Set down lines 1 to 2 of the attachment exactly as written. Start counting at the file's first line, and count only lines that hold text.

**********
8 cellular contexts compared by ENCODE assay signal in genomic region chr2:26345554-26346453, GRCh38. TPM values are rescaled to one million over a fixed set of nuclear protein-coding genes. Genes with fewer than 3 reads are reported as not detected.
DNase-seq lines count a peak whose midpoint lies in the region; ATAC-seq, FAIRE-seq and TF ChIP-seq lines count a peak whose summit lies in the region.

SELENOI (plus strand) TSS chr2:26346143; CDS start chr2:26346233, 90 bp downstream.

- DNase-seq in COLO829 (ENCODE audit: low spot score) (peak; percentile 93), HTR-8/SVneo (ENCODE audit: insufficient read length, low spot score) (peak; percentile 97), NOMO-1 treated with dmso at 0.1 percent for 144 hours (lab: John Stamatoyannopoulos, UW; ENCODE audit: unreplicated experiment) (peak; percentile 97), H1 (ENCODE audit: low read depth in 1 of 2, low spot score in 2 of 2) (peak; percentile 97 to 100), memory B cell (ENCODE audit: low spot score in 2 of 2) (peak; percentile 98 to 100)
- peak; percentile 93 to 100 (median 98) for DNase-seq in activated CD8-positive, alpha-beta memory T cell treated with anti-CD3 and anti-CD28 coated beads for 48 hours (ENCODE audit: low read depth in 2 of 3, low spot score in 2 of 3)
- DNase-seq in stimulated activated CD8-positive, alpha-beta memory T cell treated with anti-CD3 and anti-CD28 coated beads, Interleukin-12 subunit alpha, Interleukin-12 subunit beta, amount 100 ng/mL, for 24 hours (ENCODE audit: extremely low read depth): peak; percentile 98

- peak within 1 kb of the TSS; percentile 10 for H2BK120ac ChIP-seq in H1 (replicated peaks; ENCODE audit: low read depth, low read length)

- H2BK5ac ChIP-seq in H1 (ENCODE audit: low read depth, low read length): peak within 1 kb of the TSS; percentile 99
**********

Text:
8 cellular contexts compared by ENCODE assay signal in genomic region chr2:26345554-26346453, GRCh38. TPM values are rescaled to one million over a fixed set of nuclear protein-coding genes. Genes with fewer than 3 reads are reported as not detected.
DNase-seq lines count a peak whose midpoint lies in the region; ATAC-seq, FAIRE-seq and TF ChIP-seq lines count a peak whose summit lies in the region.